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Greg Wallace

The drip

This morning was delightful. Actually it started out that way, but then my wife spoke. Allow me to explain.

The first words that you want to hear out of your spouse in the morning are usually something like, “My, don’t you look handsome today! Are you losing weight?” or “The French toast is ready, and we have a new bottle of syrup.” The words that you don’t want to hear her say are, “I’m not sure, but I think that the toilet is leaking.” No, those are words that nobody ever wants to hear.

As I nervously walked to the bathroom door, I asked her why she thought it was leaking. She replied that she thought that she had heard a drip and that there was a puddle on the floor. Being the eternal optimist, I thought to myself that a mere puddle on the floor by the toilet doesn’t necessarily mean that there is a leak. You see, I wake up pretty early, and sometimes my “morning aim” isn’t always so good. Ask any guy. It happens. Sometimes it doesn’t even need to be morning.

But as I peered in behind the white porcelain fixture, I could see she was right. At that very moment, there was a drip forming at the junction of — please pardon the technical terminology — the valvy-type thingamabob and the whatchamacallit pipe that leads up to the tank doohickey. The day rapidly went downhill from that point on.

Being the manly type, I knew that it was time for me to step up and take control. To allay any fears that she might have about my abilities to remedy this situation, I confidently and promptly did what I believe any certified plumber would have done — I found an empty Cool Whip container to set under the leaky pipe to catch the water.

As I proudly stood there with my hands placed triumphantly on my hips admiring my handiwork, my wife audibly sighed with that “you know you didn’t really fix it” attitude that she tends to get whenever I work on something. I told her not to worry; this was just the first part of my repair job, I just like to enjoy small victories. I think I could actually hear her roll her eyes. As she left for work, I told her not to worry. I was sure all that needed to be done was for me to replace that whatchamacallit pipe, and the problem would be solved.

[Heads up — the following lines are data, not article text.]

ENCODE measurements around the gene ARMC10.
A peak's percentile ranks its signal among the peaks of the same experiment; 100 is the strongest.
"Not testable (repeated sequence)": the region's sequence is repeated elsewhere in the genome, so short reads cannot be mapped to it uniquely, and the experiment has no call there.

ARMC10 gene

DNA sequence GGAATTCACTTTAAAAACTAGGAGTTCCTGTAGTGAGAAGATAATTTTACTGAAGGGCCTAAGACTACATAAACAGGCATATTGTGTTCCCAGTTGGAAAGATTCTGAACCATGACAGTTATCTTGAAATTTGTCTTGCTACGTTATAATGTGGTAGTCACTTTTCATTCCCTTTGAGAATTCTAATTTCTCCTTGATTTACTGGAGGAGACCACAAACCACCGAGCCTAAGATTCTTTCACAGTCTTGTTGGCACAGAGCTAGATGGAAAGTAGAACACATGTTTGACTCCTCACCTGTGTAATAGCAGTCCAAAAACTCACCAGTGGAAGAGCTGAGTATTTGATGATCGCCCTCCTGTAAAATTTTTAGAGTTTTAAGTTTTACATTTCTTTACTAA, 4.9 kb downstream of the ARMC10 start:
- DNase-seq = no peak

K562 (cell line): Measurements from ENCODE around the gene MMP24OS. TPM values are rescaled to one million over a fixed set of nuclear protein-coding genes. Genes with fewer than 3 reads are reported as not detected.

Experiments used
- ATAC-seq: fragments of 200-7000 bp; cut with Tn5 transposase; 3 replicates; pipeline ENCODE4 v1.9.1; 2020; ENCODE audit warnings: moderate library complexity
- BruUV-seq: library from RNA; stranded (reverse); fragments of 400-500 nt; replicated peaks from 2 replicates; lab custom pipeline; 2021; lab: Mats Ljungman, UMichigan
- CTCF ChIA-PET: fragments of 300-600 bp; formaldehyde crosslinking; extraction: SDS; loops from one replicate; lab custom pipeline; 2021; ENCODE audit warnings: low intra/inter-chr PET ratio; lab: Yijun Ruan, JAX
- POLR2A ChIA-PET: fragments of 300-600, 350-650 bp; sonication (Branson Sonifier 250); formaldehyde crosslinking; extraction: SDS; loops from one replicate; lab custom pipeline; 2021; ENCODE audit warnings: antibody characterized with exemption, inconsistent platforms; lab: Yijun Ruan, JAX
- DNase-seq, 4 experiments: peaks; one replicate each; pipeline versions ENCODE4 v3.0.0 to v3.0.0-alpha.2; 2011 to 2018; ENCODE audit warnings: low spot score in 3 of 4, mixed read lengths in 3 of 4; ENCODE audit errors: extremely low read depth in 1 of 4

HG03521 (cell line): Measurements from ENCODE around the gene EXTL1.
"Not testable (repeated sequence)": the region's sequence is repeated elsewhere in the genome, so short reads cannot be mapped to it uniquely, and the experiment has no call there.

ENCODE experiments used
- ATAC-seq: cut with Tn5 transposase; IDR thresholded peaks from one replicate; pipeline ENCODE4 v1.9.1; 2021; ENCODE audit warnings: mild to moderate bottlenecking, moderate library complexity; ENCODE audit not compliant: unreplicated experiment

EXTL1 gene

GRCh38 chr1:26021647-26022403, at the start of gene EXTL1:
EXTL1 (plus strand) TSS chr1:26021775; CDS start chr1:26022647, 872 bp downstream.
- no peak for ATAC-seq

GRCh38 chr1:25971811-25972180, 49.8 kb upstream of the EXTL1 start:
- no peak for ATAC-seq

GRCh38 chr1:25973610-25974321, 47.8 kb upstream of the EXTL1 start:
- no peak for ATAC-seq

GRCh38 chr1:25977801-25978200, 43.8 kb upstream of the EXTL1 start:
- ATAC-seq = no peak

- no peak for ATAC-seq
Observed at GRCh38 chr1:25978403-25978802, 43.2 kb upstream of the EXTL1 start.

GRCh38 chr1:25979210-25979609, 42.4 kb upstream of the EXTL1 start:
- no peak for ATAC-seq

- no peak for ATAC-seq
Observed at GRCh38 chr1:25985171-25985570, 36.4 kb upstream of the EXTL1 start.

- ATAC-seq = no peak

You’re going to find this hard to imagine, but my wife doesn’t always believe that I possess all of the masculine-type, mechanical skills that I should. In other words, I’m not her dad. He is not afraid to build or repair anything and everything in his house whether it be plumbing-related, electrical, furnace, etc. ... I cringe a little whenever I plug something into an outlet knowing full well that I’m about to be electrocuted.

But on this occasion, I really didn’t think this little pipe was going to be too tough to change. However, I always like to have a little positive reinforcement that I’m doing the right thing. So I took a photo of the leak, texted it to my brother-in-law just to get his advice on what he would do in this situation. He texted back that I should get a bigger bucket. I knew that I was on my own on this one.

After I turned the valvy-type thingamabob off and as I got my wrenches out and started tugging on the water line, my mind started thinking “What if these fittings are reverse-threaded?” All I could picture was cracking the pipe coming out of the wall or somehow busting the porcelain. My wife would come home from work and find me curled up in the fetal position, drenched in a mixture of sweat and toilet water, mindlessly murmuring, “I should have got a bigger bucket … I should have got a bigger bucket ...”

With this on my mind, I did what I usually do whenever a repair job like this comes up. I got my iPad out and called up YouTube. Honestly, you can type just about anything into that website, and there will be some goofball that has made a video on how to do it. This is how I fixed my washing machine; this is how I replaced the heating element on our clothes dryer; and now I can add to the list, that’s how I fixed the leaky thingy on the toilet.

With that anonymous guy on YouTube sitting on the toilet seat giving me that boost of confidence that I needed, I am proud to report after the pipe replacement and several test flushes, everything seems to be right with the world once again. My bathroom floor is dry as a bone.

Well, at least it was dry as a bone. I really need to work on my aim.

You can contact Wallace at gwallace@bcrnews.com. You can follow him on his blog at http://gregwallaceink.blogspot.com.